The tweet, now deleted, told of a secretary who was 'pleasantly surprised' by the marginal weekly pay rise that resulted from his party's massive tax cut plan
US House speaker Paul Ryan slammed over tweet praising worker's $1.50 pay rise
US House speaker Paul Ryan has come under fire over a tweet that framed a worker's $1.50 (Dh5.5) per week pay increase as an impressive result of his party's massive tax cut plan.
Mr Ryan's tweet, now deleted, told of a secretary featured in an Associated Press report who was "pleasantly surprised" by the marginal pay rise, drawing condemnation from critics who accused the politician of being out of touch with lower-income Americans.
"A secretary at a public high school in Lancaster, PA (Pennsylvania), said she was pleasantly surprised her pay went up $1.50 a week … she said [that] will more than cover her Costco membership for the year," Mr Ryan wrote, sharing a link to the complete article.
But Democrats, who were quick to round on Mr Ryan, pointed out that wealthier Americans and big corporations benefit much more from the tax cuts.
"Wells Fargo, fresh off of defrauding millions of Americans, gets $3.4 billion," retorted Minnesota congressman Keith Ellison.
"Paul Ryan deleted his embarrassing tweet of a blatant admission because he and Republicans don't want you to know the truth: the #GOPTaxScam is a gift to corporate America and the top 1% at your expense," Democratic leader Nancy Pelosi tweeted.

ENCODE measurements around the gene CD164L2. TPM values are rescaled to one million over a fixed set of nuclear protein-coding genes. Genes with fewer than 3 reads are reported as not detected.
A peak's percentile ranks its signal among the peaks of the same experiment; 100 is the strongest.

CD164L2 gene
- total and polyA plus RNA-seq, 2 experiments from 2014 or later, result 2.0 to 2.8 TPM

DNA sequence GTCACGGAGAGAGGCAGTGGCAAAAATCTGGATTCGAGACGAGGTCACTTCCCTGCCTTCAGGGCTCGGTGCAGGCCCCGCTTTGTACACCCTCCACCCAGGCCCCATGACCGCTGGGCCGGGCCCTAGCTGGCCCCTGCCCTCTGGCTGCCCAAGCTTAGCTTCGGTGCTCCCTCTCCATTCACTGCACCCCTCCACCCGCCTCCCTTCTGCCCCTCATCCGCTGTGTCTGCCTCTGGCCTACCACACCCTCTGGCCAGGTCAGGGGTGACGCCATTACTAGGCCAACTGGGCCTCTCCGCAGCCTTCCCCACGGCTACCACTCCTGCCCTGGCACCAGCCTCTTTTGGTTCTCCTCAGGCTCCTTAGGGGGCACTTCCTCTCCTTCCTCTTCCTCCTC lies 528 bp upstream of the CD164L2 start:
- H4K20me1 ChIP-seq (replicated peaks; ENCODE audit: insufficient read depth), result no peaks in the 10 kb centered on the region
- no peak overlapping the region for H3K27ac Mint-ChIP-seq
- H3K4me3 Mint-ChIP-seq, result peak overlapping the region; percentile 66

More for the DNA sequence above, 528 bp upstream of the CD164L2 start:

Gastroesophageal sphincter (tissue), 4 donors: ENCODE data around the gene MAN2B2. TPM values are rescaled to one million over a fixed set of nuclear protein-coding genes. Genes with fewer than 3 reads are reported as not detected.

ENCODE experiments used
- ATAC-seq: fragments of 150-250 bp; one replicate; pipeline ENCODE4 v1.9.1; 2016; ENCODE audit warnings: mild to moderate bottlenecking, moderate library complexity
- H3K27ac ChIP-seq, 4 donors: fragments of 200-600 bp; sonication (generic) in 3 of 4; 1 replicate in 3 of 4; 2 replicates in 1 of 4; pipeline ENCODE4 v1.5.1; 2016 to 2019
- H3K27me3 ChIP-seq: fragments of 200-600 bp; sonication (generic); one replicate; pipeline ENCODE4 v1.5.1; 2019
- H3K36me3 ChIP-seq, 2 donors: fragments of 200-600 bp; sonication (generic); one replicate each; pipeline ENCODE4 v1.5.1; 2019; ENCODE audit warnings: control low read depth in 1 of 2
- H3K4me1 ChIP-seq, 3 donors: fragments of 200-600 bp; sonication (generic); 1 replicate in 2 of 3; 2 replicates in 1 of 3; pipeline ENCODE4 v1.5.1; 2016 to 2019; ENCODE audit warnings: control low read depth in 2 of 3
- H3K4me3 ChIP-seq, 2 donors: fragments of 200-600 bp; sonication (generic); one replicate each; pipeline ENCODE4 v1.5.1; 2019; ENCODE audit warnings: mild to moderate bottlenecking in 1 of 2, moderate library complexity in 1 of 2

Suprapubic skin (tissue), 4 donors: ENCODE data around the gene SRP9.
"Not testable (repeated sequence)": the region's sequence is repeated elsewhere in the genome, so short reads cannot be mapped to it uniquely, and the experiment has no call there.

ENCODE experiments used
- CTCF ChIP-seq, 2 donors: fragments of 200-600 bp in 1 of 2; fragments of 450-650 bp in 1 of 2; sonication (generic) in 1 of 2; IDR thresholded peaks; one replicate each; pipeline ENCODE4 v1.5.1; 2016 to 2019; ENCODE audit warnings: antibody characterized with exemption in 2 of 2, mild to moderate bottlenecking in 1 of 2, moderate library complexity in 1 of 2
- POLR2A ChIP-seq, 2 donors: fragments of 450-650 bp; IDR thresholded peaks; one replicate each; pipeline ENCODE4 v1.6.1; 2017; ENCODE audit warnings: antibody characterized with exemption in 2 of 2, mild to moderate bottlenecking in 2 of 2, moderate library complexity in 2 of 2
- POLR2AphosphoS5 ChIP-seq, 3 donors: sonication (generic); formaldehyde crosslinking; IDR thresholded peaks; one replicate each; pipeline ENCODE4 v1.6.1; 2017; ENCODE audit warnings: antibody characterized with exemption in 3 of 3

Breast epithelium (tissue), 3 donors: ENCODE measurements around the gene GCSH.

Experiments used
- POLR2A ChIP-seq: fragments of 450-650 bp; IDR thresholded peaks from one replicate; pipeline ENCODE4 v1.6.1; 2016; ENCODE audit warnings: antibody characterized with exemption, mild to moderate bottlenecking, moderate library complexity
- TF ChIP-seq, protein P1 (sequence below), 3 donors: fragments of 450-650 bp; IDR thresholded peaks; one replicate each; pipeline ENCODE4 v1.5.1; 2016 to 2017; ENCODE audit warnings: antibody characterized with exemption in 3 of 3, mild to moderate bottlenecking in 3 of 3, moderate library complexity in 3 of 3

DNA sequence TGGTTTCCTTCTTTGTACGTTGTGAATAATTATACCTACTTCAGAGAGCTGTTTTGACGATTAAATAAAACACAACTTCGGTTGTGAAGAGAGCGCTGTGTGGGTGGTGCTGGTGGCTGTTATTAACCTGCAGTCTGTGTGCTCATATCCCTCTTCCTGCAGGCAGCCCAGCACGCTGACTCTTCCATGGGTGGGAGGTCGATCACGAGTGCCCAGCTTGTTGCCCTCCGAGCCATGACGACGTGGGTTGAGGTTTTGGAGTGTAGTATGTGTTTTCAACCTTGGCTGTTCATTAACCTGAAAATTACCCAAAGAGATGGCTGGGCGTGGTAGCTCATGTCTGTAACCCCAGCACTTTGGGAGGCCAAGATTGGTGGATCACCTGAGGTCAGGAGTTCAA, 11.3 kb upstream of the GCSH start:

"He also doesn't want you to know he got $500.000.00 from the Koch family," she added, referencing a campaign donation Mr Ryan received after the House of Representatives passed their version of the tax reform bill in November, according to data published by ProPublica.
Meanwhile, Randy Bryce, a Democrat hoping to unseat Mr Ryan in Wisconsin, saw the blunder as a campaigning opportunity.
"Moments ago, @PRyan deleted this tweet after we told him just how out of touch he was … Chip in $1.50 now to help us repeal and replace Ryan permanently this November," Mr Bryce tweeted.
The tax bill cuts the federal corporate tax rate from 35 per cent to 21 per cent and the maximum individual income tax rate, for the nation's wealthiest, drops from 39.6 per cent to 37 per cent.
It also doubles the standard deduction for families, and doubles the child tax credit, while eliminating or limiting several deductions that millions of middle-class families currently claim.